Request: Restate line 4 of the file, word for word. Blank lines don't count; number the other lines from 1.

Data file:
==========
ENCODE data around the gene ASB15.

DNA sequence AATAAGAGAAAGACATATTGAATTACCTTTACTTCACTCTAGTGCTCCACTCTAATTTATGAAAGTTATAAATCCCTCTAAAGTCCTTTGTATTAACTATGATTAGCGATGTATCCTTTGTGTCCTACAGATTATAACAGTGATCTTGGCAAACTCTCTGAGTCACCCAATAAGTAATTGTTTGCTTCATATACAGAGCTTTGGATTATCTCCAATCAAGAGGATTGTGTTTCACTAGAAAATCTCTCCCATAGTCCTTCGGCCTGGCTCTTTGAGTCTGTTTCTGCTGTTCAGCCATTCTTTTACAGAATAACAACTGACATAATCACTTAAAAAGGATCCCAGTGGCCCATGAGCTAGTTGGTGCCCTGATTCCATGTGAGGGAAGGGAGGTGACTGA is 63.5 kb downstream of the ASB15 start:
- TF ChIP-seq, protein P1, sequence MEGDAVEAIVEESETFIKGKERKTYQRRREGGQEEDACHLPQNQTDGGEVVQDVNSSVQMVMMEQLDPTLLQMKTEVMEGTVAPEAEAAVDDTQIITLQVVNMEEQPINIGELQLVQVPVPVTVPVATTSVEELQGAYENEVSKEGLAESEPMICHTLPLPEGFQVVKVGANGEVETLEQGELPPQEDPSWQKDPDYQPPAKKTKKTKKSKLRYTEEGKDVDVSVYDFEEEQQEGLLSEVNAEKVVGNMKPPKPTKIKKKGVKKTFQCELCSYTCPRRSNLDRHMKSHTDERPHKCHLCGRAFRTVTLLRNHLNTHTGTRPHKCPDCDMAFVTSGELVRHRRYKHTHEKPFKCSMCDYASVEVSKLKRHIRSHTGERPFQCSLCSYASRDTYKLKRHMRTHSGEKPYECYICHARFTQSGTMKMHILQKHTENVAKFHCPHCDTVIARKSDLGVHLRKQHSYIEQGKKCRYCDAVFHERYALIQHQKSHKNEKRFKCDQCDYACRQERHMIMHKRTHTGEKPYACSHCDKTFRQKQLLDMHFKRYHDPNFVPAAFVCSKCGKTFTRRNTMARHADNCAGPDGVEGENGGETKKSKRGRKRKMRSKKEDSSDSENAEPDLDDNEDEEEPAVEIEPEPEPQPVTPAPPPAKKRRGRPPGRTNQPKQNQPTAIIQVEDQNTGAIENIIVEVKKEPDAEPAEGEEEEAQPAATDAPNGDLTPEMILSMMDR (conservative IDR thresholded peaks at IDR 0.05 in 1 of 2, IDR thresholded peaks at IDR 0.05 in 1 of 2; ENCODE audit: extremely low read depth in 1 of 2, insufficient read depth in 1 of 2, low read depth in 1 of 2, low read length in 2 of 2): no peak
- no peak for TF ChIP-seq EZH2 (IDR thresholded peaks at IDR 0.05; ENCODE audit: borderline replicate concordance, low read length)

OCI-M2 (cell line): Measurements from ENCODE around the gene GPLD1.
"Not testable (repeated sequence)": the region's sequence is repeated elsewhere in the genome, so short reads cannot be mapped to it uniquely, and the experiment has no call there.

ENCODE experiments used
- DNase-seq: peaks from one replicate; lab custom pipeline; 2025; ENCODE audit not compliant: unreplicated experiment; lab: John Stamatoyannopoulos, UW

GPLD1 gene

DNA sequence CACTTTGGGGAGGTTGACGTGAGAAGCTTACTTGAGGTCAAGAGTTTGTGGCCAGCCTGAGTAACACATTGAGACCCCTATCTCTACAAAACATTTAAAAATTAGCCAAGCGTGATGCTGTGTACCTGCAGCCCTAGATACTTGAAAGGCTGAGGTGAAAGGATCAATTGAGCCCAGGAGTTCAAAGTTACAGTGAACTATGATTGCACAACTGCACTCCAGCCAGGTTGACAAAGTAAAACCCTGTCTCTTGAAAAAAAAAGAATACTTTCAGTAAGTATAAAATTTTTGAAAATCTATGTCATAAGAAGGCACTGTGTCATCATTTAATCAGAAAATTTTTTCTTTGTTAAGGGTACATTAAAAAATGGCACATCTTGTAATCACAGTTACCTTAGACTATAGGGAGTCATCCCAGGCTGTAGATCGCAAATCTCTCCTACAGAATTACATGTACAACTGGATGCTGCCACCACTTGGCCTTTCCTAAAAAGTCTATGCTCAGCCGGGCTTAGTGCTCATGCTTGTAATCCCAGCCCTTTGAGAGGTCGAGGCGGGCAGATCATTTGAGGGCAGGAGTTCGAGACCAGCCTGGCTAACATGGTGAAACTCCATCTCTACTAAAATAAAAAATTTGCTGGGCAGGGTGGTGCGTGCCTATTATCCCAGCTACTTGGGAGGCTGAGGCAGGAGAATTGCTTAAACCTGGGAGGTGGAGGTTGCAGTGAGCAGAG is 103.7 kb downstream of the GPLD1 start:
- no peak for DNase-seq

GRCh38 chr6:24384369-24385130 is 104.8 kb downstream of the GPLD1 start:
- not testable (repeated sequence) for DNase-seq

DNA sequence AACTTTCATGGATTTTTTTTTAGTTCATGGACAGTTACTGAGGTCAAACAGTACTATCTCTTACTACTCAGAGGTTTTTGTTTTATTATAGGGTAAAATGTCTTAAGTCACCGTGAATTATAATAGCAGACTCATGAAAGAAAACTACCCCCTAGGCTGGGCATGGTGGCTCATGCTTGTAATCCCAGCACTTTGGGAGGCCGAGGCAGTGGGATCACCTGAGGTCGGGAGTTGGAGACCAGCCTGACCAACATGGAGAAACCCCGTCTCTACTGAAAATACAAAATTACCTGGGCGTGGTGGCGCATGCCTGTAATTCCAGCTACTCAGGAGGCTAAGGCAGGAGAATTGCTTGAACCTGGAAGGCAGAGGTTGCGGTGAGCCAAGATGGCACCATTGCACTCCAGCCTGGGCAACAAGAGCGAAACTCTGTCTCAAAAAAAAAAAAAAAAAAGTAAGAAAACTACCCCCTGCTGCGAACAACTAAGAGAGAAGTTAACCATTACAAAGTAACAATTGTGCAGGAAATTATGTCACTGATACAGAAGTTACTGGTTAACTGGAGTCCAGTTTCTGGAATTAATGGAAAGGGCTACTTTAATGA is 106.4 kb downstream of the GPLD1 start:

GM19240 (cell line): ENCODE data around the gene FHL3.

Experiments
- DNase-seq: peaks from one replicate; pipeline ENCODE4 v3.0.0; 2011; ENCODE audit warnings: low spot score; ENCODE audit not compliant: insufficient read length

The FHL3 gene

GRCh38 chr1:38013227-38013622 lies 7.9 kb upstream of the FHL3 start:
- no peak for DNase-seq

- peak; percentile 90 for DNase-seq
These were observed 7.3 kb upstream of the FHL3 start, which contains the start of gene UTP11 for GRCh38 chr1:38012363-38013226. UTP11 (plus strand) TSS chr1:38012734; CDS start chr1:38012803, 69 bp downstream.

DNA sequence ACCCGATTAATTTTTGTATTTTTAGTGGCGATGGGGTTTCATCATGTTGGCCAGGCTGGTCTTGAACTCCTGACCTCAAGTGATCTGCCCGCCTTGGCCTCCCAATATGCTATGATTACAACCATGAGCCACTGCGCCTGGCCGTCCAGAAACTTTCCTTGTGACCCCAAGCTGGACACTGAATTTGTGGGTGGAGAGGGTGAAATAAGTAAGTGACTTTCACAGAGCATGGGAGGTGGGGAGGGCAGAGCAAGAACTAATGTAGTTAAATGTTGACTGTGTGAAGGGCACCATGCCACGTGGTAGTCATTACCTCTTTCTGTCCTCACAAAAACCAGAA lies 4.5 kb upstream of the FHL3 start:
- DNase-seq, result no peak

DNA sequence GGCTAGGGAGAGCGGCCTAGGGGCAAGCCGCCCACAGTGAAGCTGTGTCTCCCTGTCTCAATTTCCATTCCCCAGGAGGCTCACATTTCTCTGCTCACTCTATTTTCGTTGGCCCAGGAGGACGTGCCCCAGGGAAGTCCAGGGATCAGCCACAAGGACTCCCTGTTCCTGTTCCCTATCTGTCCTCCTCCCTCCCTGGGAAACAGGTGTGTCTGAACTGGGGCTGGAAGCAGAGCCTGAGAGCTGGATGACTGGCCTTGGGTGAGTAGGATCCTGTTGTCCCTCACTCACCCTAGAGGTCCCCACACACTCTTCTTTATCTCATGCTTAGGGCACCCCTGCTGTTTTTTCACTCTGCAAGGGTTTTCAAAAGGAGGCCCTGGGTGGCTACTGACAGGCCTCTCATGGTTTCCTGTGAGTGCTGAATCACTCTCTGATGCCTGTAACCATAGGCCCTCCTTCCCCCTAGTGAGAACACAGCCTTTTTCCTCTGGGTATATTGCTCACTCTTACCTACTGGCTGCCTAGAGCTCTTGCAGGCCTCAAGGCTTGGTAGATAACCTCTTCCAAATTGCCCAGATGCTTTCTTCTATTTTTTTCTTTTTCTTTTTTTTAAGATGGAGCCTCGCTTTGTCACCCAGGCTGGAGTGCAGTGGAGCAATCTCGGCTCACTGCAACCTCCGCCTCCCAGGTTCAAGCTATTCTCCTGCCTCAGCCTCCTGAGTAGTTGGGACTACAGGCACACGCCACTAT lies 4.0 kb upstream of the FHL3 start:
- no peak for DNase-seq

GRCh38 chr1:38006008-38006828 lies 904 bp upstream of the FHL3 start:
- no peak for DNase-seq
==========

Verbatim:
- no peak for TF ChIP-seq EZH2 (IDR thresholded peaks at IDR 0.05; ENCODE audit: borderline replicate concordance, low read length)